Rainwater Harvesting: A Key to Drinking, Irrigation, Disaster Prevention and Poverty Alleviation in the Mountains of Nepal

Bhuwani Paudel

Proceedings of Unfolding Futures: Nepalese Economy, Society, and Politics
Friday-Sunday, Octobet 5-7, 2007, Ottawa, Canada


Despite bestowed with abundance of water resources, rainfalls, and precipitation, Nepal seems to be a country in dire need of clean drinking water and irrigation for its people. The mountainous region of Nepal has so many places where water resource utilization is considered as technically and economically not feasible for irrigation. In absence of new technology and in face of harsh geographical challenges, peoples in the mountains regions are living with their conventional irrigation practices, which have not undergone through improvements for ages.

Immense fresh water, on an average precipitation of 1400 mm per year, that falls over Nepal runs off without effective use and largely drains as monsoon flood. Such marvelous natural gift is barely able to improve the quality of life of people due to an absence of appropriate techniques or technologies for its sustainable use. Improvement of conventional ponds and development of water-harvesting reservoirs with exploitation of locally available impervious natural materials is a crucial demand of the time. Construction of numerous but reasonably sized water harvesting reservoirs have a greater potential for transforming Nepal than small number of massive reservoirs, which are potential environmental hazards.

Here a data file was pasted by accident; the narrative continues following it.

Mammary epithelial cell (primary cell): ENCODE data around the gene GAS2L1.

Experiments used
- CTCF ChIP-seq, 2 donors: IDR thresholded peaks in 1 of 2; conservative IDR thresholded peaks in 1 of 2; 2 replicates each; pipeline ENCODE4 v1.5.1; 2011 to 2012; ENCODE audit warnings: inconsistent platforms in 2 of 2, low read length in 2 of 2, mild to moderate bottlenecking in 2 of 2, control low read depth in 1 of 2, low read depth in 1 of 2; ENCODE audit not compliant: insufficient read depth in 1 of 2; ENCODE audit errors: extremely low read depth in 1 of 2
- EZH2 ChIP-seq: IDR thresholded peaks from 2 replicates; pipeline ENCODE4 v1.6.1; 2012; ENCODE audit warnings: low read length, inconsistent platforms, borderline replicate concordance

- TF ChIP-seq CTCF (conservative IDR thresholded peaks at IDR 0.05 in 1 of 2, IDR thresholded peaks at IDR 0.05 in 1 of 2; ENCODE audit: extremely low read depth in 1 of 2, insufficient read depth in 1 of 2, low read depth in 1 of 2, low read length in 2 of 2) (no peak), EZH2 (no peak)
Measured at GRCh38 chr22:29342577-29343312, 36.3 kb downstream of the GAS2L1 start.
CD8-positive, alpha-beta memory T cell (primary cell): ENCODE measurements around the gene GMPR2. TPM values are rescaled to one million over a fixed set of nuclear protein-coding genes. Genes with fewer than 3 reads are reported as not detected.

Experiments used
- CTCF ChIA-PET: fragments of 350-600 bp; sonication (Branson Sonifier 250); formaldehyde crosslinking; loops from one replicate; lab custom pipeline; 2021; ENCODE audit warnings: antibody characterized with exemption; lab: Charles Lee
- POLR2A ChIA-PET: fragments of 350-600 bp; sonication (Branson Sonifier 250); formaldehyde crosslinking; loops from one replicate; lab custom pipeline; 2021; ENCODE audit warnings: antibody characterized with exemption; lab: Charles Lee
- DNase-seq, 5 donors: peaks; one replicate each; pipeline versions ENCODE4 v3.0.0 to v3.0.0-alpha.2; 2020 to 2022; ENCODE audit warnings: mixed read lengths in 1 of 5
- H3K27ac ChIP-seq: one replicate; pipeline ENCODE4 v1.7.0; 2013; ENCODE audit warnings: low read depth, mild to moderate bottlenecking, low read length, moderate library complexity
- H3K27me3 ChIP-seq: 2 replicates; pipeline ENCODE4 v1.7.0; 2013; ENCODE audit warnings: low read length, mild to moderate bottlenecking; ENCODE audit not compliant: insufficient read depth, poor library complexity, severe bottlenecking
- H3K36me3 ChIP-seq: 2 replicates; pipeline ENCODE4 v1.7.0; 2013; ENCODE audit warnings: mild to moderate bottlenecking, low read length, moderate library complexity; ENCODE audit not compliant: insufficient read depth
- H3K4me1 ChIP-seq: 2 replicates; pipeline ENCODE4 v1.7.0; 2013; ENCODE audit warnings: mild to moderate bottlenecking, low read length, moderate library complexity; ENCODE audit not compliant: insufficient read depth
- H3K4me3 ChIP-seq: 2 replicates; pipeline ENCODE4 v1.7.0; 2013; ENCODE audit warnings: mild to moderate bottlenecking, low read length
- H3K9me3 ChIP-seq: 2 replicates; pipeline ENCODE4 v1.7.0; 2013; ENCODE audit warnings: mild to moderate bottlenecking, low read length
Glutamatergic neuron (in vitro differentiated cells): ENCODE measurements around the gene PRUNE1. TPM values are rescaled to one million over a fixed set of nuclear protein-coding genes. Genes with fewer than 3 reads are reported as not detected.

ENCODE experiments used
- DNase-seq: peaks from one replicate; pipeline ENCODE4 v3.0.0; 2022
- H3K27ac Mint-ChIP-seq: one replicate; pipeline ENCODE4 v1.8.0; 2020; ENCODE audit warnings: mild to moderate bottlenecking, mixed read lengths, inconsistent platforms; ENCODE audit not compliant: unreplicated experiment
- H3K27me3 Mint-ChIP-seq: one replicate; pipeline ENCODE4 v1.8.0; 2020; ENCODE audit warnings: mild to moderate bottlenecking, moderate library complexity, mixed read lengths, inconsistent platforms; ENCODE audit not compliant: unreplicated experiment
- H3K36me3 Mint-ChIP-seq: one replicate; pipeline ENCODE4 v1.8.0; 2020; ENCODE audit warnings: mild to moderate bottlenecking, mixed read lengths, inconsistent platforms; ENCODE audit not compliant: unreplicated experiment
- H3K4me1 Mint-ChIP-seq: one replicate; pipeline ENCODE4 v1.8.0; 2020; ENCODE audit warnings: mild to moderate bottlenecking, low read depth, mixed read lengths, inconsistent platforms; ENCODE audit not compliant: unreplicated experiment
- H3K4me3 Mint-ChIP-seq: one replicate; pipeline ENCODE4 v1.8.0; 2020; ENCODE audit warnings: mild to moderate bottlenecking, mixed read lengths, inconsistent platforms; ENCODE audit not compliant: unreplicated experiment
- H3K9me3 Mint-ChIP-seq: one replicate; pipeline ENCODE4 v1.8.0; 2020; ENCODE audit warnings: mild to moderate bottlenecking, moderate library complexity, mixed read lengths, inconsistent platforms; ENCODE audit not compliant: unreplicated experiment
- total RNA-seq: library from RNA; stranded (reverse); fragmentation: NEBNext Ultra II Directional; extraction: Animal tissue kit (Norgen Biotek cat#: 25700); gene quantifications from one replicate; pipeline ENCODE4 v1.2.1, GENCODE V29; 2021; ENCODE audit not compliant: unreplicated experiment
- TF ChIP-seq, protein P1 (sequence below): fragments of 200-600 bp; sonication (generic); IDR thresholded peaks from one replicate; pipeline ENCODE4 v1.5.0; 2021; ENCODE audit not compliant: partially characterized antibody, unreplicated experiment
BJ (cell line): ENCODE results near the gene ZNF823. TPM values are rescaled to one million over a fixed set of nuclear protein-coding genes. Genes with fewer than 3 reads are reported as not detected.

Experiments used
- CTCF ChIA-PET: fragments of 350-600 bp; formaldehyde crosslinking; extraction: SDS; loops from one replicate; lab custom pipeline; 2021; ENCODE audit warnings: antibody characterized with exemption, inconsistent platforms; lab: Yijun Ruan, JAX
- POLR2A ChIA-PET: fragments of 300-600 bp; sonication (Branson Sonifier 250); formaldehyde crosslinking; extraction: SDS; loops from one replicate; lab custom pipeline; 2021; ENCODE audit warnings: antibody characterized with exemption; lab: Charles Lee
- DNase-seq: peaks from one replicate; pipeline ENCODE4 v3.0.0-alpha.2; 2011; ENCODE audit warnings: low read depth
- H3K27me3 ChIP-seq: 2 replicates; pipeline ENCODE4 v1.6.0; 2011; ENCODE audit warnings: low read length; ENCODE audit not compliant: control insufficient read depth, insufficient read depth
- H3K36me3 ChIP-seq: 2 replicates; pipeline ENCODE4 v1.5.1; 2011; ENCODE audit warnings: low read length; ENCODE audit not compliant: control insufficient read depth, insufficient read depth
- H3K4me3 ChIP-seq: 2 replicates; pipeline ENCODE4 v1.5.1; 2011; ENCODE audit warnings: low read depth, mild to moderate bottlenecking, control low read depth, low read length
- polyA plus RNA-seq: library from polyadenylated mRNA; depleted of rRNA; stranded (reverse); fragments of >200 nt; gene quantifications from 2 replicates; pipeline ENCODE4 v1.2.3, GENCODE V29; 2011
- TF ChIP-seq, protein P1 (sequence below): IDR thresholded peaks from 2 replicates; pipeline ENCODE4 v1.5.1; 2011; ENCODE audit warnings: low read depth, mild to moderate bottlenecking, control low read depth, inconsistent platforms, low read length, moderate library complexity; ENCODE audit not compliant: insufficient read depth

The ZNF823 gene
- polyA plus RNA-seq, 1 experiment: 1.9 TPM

Development of environmentally non-invasive rainwater harvesting reservoirs constructed from locally available materials integrated with novel techniques for its consumptive use are important for bringing people of the mountains into the development mainstream. However, developing knowledge, technology, and methodology, and taking them to people in the form of standards, guidelines, and operational manuals is not an established practice in Nepal to this date. Works in this front are urgently required if Nepal is to enable its people to appropriately harvest and utilize rainwater. This paper outlines some key elements that must be parts of such guidelines, and it highlights prime areas for further research.

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